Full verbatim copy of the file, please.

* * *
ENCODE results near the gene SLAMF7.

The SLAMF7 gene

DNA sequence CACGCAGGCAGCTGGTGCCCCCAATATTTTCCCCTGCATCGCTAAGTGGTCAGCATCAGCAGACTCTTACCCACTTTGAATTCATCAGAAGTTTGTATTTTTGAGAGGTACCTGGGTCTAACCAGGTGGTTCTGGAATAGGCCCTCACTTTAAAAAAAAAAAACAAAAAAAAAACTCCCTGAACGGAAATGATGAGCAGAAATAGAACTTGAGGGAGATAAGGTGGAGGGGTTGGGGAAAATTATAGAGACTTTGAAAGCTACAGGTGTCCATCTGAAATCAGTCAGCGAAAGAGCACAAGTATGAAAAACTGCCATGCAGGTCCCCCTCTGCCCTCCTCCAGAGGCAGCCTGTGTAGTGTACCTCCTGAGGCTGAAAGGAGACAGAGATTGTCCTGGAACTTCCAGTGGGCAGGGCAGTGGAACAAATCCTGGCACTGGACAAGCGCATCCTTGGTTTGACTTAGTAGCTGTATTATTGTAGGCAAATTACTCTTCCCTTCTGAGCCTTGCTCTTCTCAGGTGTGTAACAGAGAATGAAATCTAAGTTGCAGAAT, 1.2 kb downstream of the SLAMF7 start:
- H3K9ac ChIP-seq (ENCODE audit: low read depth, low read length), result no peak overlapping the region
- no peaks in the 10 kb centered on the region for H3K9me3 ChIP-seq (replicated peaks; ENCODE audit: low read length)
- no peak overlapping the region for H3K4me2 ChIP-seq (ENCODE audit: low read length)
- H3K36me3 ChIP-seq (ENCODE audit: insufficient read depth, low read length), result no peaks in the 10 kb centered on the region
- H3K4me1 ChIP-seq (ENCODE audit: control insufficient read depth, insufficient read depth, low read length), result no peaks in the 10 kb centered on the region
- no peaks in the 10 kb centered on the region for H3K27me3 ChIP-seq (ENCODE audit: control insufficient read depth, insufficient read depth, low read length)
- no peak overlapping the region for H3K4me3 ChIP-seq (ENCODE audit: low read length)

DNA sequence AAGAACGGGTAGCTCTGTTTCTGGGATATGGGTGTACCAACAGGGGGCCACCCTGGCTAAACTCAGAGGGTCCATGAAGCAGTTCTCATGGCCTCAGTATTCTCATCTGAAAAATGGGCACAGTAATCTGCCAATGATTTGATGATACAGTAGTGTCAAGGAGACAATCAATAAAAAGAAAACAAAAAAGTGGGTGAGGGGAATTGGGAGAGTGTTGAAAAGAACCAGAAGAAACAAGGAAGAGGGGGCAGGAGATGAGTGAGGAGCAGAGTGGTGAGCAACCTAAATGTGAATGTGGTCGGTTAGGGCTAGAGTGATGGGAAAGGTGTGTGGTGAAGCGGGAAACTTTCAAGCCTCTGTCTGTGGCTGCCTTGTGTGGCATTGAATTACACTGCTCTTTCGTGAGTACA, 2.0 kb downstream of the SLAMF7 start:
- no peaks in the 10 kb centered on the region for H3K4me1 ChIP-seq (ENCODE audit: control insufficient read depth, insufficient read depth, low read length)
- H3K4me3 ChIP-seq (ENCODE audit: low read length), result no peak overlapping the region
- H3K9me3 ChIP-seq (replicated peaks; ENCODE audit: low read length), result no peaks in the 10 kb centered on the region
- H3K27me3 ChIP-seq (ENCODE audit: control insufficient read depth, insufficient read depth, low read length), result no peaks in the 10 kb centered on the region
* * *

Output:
ENCODE results near the gene SLAMF7.

The SLAMF7 gene

DNA sequence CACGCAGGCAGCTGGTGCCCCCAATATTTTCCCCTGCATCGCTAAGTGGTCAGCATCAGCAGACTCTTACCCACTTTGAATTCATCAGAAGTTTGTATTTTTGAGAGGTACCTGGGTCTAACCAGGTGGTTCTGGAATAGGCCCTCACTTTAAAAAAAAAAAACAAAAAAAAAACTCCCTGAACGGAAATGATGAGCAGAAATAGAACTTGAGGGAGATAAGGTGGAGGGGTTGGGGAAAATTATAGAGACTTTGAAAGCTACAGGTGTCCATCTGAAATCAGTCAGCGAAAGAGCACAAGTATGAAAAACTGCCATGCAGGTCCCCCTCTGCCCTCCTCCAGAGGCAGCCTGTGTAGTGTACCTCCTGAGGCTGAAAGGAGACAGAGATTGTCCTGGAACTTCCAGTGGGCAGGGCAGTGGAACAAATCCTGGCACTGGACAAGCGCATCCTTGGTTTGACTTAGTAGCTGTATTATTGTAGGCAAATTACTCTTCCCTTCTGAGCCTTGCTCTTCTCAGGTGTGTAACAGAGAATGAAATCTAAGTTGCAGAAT, 1.2 kb downstream of the SLAMF7 start:
- H3K9ac ChIP-seq (ENCODE audit: low read depth, low read length), result no peak overlapping the region
- no peaks in the 10 kb centered on the region for H3K9me3 ChIP-seq (replicated peaks; ENCODE audit: low read length)
- no peak overlapping the region for H3K4me2 ChIP-seq (ENCODE audit: low read length)
- H3K36me3 ChIP-seq (ENCODE audit: insufficient read depth, low read length), result no peaks in the 10 kb centered on the region
- H3K4me1 ChIP-seq (ENCODE audit: control insufficient read depth, insufficient read depth, low read length), result no peaks in the 10 kb centered on the region
- no peaks in the 10 kb centered on the region for H3K27me3 ChIP-seq (ENCODE audit: control insufficient read depth, insufficient read depth, low read length)
- no peak overlapping the region for H3K4me3 ChIP-seq (ENCODE audit: low read length)

DNA sequence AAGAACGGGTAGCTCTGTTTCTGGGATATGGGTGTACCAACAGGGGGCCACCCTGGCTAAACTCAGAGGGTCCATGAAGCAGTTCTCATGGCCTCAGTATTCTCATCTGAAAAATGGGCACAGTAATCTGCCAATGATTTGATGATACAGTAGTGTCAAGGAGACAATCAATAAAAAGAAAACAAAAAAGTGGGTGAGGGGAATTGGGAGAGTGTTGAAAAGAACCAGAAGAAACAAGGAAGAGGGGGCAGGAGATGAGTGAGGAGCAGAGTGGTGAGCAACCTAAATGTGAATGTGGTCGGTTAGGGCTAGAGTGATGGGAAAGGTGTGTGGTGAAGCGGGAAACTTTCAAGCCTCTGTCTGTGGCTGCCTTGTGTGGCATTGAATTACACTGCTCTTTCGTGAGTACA, 2.0 kb downstream of the SLAMF7 start:
- no peaks in the 10 kb centered on the region for H3K4me1 ChIP-seq (ENCODE audit: control insufficient read depth, insufficient read depth, low read length)
- H3K4me3 ChIP-seq (ENCODE audit: low read length), result no peak overlapping the region
- H3K9me3 ChIP-seq (replicated peaks; ENCODE audit: low read length), result no peaks in the 10 kb centered on the region
- H3K27me3 ChIP-seq (ENCODE audit: control insufficient read depth, insufficient read depth, low read length), result no peaks in the 10 kb centered on the region